Mac Mini's 2014

Discussion in 'Mac mini' started by Kimbermatic3, Dec 5, 2014.

  1. Kimbermatic3 macrumors newbie

    Joined:
    Dec 5, 2014
    #1
    My last Mac Mini was the original intel one and it is still running.

    This is a comparison of the two 2014 models, $699 and $999. The difference in the models 2.6 versus 2.8 for the CPU and the drives, 5400 RPM versus Fusion at 1 TB.

    This comparison was particular to my needs.

    • Run Final Cut Pro "Rendering" undisturbed, in other words free up my laptop
    • Use it with Parallels for work
    • Photo Editing Light Room
    • Web Browsing
    • Basic Documents

    I went with the $699 Model. What I found

    • Slow and laggy using Parallels and other basic functions.
    • Running IStats found that the CPU was taking some hit, but memory was running higher than my 2013 MBP.
    • I felt the memory was running high due a bottleneck with the slower hard drive.
    • Boot time was slow. Remember I have been strictly using Flash drives for the past two years

    Needless to say I returned the $699 model and forked over for the $999 model at the store.

    All my annoyances went away and the new machine is running as I would expect.

    Bottom line this is the first time I have used a fusion drive and I love it. The performance is good and comparable to my 13" MBP.

    I would recommend the Mac Mini with the fusion drive. Without the fusion drive I would not even consider the Mac Mini from my experiences.

    I will leave the core debate on the 2014 models alone.
     
  2. ahendarman macrumors member

    ahendarman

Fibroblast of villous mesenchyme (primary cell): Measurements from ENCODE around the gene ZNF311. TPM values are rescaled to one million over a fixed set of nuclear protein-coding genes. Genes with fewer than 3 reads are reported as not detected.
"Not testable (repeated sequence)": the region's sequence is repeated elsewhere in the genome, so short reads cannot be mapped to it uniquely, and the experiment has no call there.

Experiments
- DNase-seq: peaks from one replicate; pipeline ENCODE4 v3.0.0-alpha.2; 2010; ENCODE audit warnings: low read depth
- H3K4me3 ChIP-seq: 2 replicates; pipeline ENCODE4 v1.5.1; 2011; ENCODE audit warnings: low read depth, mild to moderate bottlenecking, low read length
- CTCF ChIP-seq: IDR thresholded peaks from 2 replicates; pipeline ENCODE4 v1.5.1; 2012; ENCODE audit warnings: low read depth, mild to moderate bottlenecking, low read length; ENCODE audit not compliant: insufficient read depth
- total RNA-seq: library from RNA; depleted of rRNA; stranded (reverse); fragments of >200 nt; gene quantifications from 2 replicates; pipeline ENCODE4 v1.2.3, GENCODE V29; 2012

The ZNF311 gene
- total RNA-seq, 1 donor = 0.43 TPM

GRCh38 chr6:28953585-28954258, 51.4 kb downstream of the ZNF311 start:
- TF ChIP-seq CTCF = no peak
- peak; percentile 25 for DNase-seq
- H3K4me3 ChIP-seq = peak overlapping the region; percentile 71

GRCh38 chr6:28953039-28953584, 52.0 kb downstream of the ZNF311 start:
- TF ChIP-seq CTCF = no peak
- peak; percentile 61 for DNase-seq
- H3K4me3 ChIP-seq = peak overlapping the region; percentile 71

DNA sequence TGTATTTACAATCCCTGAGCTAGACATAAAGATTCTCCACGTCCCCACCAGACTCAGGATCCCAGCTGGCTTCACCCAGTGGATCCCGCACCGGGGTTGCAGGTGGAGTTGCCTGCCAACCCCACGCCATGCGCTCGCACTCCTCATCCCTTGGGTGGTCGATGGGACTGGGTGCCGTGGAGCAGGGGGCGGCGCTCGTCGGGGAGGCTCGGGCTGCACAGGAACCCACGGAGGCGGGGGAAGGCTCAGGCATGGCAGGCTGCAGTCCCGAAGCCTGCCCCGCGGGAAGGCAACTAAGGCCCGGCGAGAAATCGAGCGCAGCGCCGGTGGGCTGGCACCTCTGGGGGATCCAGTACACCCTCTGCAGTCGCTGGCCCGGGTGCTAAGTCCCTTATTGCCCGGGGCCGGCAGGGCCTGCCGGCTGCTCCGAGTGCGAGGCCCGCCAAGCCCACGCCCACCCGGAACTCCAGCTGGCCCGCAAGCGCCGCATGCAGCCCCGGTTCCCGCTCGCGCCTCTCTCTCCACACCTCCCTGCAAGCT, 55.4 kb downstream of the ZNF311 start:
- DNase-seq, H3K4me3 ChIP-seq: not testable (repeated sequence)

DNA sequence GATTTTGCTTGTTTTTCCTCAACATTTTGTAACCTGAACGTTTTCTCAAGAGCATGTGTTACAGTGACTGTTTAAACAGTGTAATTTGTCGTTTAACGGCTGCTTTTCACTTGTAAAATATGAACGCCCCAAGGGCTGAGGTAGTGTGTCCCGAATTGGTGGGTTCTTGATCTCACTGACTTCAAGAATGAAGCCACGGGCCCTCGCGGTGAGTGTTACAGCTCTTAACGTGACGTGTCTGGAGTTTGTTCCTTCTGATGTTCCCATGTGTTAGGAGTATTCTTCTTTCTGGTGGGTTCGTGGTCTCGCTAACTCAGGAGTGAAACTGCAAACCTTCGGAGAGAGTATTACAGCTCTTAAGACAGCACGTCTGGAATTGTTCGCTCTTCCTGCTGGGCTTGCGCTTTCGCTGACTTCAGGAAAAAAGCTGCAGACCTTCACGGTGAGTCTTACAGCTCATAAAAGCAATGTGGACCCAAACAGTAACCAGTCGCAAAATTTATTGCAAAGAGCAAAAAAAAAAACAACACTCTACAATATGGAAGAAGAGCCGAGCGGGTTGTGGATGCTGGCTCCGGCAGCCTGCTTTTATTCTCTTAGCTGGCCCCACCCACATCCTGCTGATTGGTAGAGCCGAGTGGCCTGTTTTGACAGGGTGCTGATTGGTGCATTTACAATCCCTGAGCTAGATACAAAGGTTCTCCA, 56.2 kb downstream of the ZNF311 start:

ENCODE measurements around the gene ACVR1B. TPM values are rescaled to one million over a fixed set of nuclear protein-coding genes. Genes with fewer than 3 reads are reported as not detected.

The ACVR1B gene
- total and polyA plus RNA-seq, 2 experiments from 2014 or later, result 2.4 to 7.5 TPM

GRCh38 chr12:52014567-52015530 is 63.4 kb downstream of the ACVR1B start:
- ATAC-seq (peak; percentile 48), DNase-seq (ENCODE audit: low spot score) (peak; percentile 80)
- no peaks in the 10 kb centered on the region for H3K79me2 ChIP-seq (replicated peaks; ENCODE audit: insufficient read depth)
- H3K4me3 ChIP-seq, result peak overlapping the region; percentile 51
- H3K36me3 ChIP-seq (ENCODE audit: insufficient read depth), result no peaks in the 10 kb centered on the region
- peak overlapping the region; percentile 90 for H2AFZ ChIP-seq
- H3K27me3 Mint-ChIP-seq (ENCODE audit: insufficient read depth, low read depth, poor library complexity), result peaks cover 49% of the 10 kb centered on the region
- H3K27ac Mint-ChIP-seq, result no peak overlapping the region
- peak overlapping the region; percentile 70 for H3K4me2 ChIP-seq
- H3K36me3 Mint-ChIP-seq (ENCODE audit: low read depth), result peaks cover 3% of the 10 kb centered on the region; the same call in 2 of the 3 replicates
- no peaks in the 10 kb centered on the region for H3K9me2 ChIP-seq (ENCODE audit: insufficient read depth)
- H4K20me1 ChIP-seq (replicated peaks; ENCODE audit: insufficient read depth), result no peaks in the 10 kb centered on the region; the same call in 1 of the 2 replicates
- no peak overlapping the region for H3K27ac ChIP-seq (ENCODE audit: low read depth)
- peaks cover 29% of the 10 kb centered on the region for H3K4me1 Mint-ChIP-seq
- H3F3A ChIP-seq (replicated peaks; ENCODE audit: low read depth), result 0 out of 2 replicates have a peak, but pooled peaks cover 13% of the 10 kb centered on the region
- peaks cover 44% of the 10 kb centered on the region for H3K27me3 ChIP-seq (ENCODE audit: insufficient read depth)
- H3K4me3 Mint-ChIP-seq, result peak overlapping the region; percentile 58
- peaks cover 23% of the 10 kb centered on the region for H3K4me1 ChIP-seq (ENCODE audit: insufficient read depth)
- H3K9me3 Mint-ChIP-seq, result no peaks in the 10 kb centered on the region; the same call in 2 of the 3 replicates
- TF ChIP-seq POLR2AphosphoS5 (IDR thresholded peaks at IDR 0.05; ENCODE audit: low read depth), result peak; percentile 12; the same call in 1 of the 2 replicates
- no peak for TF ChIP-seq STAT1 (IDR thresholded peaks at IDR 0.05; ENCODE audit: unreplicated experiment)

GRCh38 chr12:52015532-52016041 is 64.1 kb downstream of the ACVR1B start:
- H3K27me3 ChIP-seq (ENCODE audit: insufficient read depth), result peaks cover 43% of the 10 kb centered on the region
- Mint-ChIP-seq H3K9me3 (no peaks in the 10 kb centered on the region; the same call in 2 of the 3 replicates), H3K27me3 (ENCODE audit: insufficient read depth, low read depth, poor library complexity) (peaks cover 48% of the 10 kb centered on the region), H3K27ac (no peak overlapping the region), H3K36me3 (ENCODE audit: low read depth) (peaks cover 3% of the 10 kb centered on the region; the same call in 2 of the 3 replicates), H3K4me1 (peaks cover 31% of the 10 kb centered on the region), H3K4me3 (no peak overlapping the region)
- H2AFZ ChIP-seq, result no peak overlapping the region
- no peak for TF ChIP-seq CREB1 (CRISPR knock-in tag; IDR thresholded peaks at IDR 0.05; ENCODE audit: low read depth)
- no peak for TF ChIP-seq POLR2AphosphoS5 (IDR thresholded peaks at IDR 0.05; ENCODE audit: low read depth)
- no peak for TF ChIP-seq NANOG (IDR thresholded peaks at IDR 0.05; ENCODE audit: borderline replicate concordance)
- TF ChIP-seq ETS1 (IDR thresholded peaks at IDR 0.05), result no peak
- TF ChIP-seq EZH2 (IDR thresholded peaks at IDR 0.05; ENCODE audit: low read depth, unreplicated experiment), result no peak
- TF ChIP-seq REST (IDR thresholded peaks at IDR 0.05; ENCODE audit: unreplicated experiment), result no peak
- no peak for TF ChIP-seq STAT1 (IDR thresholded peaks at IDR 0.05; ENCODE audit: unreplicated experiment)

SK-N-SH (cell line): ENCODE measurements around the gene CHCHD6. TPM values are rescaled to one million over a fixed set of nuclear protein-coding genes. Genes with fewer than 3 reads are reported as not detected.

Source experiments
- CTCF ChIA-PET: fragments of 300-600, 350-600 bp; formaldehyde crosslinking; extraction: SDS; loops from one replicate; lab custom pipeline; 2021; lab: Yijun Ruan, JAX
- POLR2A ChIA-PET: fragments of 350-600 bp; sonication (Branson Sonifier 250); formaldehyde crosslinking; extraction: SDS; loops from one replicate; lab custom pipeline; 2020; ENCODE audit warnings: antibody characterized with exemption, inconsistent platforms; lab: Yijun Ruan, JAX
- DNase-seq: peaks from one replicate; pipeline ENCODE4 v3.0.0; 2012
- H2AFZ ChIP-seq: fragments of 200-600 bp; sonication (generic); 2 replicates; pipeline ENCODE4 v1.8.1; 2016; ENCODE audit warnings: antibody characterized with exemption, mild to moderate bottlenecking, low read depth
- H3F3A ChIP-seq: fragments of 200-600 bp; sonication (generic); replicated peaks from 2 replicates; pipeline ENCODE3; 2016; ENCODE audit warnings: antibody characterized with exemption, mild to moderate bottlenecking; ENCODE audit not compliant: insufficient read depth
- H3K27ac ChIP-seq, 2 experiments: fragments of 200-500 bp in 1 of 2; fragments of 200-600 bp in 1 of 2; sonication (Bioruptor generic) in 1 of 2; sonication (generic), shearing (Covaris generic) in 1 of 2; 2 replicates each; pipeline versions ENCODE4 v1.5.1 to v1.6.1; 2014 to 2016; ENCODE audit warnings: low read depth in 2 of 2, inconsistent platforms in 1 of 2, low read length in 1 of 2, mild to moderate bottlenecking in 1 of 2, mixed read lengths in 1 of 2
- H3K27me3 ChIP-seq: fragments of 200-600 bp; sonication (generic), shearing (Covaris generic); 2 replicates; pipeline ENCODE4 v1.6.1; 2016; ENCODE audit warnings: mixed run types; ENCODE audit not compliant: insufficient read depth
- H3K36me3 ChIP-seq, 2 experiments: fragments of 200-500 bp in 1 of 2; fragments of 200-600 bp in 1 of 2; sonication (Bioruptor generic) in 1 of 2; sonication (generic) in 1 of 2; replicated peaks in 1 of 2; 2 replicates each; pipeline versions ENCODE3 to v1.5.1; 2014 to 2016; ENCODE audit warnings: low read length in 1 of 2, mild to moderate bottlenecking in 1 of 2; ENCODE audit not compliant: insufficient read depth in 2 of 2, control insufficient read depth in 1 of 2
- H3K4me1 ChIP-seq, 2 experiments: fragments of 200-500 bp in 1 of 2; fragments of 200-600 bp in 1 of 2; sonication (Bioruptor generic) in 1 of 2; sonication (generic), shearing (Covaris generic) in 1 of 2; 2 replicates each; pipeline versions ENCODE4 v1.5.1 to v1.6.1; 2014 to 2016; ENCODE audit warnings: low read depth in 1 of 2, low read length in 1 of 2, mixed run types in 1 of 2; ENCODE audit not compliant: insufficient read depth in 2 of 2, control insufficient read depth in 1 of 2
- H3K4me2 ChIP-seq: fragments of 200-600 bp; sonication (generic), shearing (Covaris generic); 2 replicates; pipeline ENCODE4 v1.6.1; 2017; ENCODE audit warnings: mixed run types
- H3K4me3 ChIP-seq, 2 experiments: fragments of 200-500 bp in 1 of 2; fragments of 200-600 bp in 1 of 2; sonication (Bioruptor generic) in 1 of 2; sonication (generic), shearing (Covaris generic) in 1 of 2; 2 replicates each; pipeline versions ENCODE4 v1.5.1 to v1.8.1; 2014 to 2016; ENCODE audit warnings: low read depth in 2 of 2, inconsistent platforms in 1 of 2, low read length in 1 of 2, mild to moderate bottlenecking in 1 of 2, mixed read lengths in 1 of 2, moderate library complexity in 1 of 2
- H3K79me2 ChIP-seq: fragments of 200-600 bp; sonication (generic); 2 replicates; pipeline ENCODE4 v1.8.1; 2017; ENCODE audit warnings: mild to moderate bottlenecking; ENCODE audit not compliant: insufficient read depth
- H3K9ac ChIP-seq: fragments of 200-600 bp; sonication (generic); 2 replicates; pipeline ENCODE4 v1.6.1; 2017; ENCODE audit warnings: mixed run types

Joined:
    Feb 23, 2013
    #2
    This is a general issue with 2014 Mac Mini lineup. Only the highest-end or BTO comes with SSD/Fusion drive. Even the low end MBA will give more enjoyable experience simply because of the SSD.
     
  3. QuietGamer macrumors member

    QuietGamer

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    Nov 23, 2014
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    US
    #3
    Good to see I am not the only one satisfied with the $999 model. :cool:
     
  4. paulrbeers macrumors 68040

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    Dec 17, 2009
    #4
    I would say that anything less than an SSD for an OS drive is just unacceptable in 2014. I would rather have seen them start all the Mini's at 599 and 799 and gone with a 1TB fusion across the board or make the Fusion upgrade only $100. $200 for a lousy 128GB of SSD is a little ridiculous.

    You probably could have gotten away with the Mid-Mini and just put an SATA III SSD into it (swapped out the mechanical drive or went the external SSD route).
     
  5. adamcarvell macrumors regular

    adamcarvell

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    Dec 15, 2013
    Location:
    warwickshire england
    #5
    im deciding which 2014 to get the mid range model with either the 16gb ram upgrade or the fusion drive which you recommend ?. I only web browse music video and downloads etc. no games .
     
  6. paulrbeers macrumors 68040

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    #6
    Fusion....
     
  7. jdphoto macrumors 6502

    jdphoto

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    Jan 13, 2014
    #7
    I agree completely, when I bought my Macbook Pro in 2009 I forked over a pretty penny for an internal SSD and have never looked back. It's the only way to go for the boot/applications drive.
     
  8. adamcarvell macrumors regular

    adamcarvell